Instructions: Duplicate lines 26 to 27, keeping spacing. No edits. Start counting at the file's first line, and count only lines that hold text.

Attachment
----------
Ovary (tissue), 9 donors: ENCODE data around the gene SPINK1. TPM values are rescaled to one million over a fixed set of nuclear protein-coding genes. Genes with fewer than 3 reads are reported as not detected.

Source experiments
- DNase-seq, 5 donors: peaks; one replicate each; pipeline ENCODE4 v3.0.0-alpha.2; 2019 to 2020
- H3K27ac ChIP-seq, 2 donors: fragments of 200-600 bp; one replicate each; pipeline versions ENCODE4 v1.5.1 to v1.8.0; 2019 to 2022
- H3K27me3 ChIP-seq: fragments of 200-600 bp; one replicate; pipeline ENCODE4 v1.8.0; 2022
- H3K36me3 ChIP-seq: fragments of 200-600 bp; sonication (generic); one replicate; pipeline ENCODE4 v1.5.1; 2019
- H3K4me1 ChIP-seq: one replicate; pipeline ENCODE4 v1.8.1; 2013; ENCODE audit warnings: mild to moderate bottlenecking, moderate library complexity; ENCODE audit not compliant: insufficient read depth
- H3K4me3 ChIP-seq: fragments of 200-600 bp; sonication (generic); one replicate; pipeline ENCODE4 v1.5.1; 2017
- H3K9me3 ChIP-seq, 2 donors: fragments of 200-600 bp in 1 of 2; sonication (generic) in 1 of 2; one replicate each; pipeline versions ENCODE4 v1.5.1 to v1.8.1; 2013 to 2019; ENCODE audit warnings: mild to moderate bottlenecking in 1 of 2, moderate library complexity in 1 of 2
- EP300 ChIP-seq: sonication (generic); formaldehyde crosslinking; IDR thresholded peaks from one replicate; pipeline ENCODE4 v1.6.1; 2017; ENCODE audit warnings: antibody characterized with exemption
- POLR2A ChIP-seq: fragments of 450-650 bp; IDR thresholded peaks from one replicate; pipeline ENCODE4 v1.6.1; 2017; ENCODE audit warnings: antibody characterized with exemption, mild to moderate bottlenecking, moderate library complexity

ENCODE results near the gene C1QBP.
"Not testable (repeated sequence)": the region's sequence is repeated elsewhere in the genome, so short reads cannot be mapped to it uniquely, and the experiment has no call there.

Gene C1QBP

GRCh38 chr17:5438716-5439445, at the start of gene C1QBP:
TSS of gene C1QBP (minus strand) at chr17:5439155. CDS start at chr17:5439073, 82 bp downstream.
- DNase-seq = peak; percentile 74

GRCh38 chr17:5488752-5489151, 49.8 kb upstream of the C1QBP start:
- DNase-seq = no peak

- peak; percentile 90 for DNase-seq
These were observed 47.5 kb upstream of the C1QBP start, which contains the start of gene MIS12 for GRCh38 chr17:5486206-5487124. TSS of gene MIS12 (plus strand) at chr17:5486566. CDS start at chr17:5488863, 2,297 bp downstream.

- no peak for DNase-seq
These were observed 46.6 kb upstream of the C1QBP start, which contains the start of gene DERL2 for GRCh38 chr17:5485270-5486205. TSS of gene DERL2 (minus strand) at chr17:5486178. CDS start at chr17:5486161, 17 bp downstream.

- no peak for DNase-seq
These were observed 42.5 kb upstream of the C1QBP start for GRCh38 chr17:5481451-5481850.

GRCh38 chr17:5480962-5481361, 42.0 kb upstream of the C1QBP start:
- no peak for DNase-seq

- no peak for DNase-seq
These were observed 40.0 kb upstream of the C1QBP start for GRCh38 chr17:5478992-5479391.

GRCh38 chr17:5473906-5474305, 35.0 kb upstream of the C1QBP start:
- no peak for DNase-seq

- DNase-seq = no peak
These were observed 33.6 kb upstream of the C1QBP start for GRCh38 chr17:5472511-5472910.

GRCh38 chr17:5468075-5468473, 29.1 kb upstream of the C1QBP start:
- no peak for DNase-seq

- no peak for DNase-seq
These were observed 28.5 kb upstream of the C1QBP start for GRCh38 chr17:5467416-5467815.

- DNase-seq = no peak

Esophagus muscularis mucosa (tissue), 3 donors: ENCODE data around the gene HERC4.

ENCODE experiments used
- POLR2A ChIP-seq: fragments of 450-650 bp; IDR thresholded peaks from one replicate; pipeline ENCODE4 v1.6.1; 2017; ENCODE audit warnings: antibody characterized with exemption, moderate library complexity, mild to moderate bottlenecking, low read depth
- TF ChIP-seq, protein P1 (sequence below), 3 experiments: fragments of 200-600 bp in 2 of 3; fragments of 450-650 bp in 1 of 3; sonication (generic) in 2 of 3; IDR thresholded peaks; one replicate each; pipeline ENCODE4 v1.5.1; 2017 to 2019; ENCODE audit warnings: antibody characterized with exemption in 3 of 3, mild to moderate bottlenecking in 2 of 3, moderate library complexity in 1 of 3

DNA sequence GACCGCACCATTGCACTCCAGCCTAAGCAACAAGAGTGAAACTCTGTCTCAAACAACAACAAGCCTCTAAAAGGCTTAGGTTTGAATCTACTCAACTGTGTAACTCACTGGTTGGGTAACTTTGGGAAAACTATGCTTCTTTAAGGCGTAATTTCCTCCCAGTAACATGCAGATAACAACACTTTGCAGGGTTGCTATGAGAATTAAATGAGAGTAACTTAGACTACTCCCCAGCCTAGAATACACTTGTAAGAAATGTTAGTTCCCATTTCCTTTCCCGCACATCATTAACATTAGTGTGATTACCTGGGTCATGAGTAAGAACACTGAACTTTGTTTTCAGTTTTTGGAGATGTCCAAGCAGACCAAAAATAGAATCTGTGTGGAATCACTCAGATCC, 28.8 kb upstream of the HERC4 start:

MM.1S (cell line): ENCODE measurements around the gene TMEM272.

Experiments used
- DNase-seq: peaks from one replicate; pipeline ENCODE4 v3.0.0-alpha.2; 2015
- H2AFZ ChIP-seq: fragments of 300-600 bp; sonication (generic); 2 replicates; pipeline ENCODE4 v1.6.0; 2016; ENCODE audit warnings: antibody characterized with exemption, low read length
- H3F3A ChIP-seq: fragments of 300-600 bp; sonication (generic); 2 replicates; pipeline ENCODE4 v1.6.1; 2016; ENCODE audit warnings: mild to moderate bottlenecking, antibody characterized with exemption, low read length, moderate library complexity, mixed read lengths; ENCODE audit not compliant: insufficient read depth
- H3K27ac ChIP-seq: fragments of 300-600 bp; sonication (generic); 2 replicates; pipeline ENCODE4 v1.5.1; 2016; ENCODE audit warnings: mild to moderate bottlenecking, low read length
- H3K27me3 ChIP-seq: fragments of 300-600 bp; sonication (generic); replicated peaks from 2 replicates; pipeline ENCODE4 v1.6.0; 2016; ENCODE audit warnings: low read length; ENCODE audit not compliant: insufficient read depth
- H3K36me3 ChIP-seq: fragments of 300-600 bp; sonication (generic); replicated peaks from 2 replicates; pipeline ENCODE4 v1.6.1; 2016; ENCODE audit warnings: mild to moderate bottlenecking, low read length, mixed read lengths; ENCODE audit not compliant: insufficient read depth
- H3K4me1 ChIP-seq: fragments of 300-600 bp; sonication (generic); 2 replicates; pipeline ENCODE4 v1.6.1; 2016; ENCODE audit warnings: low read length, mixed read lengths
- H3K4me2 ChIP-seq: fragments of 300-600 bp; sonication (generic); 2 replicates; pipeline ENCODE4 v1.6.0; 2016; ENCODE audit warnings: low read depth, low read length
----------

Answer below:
GRCh38 chr17:5480962-5481361, 42.0 kb upstream of the C1QBP start:
- no peak for DNase-seq